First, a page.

"Nothing looks worse than faded-out DayGlo."
September 10, 2019 4:23 AM   Subscribe

Day-Glo masterpieces are fading. A conservator and her team are racing to save them - an article by Sonja Sharp for the Los Angeles Times.

See also Day-Glo Dreams: a piece by Christopher Turner at Cabinet Magazine outlining the origins of DayGlo Color Corp.
posted by misteraitch (13 comments total) 23 users marked this as a favorite
 
Fascinating piece. I had never considered this issue with day-glo pigments before. Certainly an interesting time to be a conservator.

I was disappointed by this, though...
The company said its current paints work well for restoration purposes but that it would not divulge proprietary information. Tom DiPietro, Day-Glo’s vice president of research, put it this way: “It’d be like giving you the formula for Coke.”

But after The Times described the LACMA team’s efforts, the company agreed to provide Korbela’s team with pigment samples and a data sheet with some limited details about their composition.
I totally understand not wanting to divulge trade secrets. However, I would think jumping in and actively working side-by-side with the conservators would be a nice bit of PR for a company most people probably don't even know exists anymore (or that its products have been used in fine art, and not just in kitschy posters.)
posted by Thorzdad at 4:42 AM on September 10 [7 favorites]


This was a fantastic peice of writing.
posted by PinkMoose at 5:33 AM on September 10


I love reading about this sort of thing. So much of modern art is being eaten by time - which might have actually tickled some of the artists, having their work be truly ephemeral.

Still, it reminds me of one of my favorite Vonnegut novels.
posted by Mchelly at 6:04 AM on September 10 [6 favorites]


Same, Mchelly. My mind went right to Rabo Karabekian and Sateen-Duraluxe.
posted by DirtyOldTown at 6:06 AM on September 10 [1 favorite]


For the Americans among us, day-glo is a less confusing name for "neon" colors and paints.
posted by sugar and confetti at 6:10 AM on September 10


"Day-Glo" is an American company and this article is in the LA Times.
posted by jonathanhughes at 6:35 AM on September 10 [4 favorites]


For the Americans among us, day-glo is a less confusing name for "neon" colors and paints.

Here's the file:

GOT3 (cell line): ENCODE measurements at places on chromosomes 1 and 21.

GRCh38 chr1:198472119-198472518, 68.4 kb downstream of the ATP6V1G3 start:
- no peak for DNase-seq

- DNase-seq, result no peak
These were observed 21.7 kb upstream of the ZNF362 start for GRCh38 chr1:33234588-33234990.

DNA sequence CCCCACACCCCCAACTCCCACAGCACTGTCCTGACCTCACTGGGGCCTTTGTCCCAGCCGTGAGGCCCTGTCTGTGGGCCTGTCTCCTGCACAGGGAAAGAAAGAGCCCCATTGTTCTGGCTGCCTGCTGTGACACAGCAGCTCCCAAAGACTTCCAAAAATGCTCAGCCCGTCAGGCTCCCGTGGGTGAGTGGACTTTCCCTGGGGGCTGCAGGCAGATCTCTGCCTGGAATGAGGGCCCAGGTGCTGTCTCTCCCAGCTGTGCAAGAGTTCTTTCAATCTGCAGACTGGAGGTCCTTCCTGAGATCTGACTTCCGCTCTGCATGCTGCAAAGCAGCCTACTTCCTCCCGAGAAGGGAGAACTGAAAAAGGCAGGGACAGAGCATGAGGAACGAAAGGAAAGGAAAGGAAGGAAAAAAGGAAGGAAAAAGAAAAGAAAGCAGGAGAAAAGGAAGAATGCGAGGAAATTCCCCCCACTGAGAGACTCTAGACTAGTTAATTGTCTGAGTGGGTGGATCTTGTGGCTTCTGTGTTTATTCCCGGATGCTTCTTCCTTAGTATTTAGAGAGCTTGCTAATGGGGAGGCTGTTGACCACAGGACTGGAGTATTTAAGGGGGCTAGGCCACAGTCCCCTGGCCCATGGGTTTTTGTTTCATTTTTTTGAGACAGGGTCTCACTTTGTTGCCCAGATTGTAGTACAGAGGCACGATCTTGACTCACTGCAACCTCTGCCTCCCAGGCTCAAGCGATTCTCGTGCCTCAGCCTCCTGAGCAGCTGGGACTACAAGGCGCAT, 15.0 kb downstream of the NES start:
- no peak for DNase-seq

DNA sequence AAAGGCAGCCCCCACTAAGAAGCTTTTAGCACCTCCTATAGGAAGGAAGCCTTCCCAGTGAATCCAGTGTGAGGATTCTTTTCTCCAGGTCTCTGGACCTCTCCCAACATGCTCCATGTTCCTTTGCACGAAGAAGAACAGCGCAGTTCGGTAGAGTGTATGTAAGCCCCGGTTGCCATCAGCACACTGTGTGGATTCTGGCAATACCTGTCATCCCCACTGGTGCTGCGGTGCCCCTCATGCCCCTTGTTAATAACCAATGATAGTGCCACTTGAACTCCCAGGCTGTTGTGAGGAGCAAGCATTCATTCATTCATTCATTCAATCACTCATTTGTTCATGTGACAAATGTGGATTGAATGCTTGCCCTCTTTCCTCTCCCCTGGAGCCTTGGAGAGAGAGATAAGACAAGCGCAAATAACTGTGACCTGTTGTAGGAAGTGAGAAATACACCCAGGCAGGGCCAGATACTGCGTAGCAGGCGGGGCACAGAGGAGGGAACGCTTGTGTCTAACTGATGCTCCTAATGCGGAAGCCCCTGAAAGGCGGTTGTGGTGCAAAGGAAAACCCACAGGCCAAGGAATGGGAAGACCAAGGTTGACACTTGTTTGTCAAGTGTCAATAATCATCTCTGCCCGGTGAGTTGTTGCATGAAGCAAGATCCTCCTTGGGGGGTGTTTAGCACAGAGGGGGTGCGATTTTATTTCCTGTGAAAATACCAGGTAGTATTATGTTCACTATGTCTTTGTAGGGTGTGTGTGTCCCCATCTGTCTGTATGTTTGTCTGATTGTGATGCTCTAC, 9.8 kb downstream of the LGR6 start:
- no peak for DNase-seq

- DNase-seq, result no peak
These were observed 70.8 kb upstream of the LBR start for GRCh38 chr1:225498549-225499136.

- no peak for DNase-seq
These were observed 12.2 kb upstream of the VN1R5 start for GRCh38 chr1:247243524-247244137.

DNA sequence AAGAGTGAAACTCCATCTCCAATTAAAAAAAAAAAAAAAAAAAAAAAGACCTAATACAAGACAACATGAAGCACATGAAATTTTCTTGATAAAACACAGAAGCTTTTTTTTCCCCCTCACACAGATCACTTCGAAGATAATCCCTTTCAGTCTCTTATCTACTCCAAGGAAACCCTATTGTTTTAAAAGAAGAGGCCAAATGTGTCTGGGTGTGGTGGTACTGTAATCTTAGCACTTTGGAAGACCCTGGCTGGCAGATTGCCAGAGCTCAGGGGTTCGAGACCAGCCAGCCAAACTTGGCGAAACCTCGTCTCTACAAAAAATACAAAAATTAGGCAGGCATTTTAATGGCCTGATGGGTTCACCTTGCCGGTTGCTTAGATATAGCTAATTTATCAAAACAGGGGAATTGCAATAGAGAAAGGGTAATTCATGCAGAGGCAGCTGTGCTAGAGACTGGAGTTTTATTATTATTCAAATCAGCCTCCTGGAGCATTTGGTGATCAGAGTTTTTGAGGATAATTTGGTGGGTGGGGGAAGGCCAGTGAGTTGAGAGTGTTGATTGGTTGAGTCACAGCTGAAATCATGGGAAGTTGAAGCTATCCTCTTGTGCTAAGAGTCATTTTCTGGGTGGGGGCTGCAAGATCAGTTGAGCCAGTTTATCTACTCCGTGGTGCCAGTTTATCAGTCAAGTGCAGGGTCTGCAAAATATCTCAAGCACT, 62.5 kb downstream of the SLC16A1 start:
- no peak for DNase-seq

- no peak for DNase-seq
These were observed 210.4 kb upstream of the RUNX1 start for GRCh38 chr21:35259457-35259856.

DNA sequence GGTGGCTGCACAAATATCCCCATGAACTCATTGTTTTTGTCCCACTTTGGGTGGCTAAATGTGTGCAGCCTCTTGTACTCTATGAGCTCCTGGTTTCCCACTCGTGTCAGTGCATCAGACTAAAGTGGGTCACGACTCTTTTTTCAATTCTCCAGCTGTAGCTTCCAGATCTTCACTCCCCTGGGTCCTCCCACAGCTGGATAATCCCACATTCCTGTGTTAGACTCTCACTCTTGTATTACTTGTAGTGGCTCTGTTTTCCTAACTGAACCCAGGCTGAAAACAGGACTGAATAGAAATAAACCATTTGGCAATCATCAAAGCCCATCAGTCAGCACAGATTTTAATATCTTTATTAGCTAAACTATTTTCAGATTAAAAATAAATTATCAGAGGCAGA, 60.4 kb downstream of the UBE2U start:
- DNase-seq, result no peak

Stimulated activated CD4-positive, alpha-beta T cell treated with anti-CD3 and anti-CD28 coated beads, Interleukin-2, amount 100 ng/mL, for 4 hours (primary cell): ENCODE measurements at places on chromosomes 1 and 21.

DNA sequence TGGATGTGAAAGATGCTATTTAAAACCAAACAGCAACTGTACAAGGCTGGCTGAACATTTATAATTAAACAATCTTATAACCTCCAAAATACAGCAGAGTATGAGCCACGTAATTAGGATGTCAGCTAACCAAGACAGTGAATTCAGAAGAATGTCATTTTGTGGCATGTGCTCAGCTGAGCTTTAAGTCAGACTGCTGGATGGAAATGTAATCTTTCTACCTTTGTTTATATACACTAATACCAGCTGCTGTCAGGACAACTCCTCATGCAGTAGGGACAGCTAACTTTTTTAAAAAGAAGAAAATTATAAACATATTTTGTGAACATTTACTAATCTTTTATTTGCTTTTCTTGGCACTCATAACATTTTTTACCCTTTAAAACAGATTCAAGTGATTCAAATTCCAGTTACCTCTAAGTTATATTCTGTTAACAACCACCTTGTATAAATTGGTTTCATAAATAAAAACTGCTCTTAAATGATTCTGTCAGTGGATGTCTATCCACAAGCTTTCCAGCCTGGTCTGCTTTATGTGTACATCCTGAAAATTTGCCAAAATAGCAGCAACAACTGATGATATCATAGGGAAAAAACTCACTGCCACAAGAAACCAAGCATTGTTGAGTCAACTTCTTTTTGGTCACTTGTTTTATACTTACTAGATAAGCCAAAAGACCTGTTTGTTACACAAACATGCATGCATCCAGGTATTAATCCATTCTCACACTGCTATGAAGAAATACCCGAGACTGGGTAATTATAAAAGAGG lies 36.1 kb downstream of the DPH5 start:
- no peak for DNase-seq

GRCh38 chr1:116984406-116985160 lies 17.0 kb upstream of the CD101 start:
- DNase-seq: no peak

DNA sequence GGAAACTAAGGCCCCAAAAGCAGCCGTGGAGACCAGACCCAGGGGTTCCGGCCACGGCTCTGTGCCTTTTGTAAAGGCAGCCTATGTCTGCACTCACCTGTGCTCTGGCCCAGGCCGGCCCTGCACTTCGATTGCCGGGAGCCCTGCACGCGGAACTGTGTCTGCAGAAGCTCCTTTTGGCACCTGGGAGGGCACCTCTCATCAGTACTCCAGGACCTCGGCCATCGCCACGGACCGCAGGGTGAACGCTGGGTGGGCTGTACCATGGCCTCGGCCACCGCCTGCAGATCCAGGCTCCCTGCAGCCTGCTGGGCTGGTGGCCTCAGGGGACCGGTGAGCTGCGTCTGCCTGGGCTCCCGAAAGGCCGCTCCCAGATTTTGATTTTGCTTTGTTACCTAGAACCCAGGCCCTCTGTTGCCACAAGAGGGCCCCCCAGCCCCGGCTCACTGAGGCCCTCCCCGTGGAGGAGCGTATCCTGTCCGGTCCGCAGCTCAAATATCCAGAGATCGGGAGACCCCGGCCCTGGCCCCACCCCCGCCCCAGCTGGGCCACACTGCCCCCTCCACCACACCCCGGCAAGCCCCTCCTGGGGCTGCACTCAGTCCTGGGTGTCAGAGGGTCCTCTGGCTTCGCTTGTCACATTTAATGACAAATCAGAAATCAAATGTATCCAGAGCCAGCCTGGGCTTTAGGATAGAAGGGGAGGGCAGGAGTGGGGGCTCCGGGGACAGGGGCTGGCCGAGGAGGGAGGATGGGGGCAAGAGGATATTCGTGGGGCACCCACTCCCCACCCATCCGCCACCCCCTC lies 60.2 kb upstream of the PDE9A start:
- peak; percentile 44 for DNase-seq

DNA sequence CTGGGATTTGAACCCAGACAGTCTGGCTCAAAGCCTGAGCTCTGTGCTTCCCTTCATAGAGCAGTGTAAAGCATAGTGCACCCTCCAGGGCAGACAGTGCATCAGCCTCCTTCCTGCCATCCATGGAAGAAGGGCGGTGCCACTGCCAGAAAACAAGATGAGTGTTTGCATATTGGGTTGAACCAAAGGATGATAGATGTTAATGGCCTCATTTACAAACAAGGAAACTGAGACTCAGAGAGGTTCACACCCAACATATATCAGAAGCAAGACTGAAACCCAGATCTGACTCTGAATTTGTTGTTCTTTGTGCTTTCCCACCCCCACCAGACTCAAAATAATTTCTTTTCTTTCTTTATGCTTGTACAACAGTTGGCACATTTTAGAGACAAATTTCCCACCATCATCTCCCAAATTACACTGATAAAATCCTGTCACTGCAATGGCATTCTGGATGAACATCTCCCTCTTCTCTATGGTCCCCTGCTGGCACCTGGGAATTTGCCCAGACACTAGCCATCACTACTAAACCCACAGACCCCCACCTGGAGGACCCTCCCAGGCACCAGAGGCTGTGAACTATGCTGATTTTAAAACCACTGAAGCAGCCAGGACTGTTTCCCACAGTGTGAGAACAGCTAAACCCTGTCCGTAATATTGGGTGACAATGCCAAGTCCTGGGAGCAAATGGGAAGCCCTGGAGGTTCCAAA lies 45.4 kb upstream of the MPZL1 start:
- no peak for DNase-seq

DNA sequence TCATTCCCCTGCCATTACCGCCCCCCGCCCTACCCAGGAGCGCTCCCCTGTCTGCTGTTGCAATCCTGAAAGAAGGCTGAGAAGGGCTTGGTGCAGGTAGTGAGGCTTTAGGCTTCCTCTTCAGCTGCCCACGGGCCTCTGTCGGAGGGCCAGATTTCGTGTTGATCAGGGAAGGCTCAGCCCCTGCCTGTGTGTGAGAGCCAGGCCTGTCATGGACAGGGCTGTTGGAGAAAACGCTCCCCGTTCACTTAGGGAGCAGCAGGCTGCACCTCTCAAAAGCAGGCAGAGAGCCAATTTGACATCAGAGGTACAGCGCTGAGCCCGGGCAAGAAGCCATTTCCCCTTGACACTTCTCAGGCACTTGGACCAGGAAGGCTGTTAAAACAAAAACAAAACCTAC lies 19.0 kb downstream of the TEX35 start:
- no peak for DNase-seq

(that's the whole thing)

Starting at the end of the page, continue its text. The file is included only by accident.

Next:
FTA: "What makes the company’s colors so revolutionary is that they radiate in sunlight, while ordinary “neon” pigments glow only with black lights in the dark. "
posted by xedrik at 7:05 AM on September 10 [9 favorites]


All 'neon' paints radiate in sunlight. Sunlight contains ultraviolet (UV) light. It's basically blacklight plus other colors of light.
posted by sexyrobot at 7:12 AM on September 10 [1 favorite]


Also, the best UV paints are available from Wildfire paints...they even have the invisible colors. (I have a jar of their invisible black paint.)
posted by sexyrobot at 7:16 AM on September 10 [2 favorites]


That's why there's ultraviolet dye in "color brightening" laundry detergent. And why white T shirts glow in blacklight.
posted by SoberHighland at 9:04 AM on September 10 [4 favorites]


TIL that Day-Glo is a company and not a 50s-60s era neologism. Seconding what Thorzdad said about them maybe thinking about the PR so that people will realize they exist.
posted by Quindar Beep at 11:14 AM on September 10 [4 favorites]


The biggest booster of Day-Glo was the original UK punk band, X-Ray Spex.
posted by w0mbat at 12:34 PM on September 10 [3 favorites]


For the Americans among us, day-glo is a less confusing name for "neon" colors and paints.

For those of a certain age. This weird use of 'neon' to describe Day-Glo (rather than ionized gases inside glass tubes) didn't appear until the late 80s.
posted by Rash at 7:28 PM on September 10


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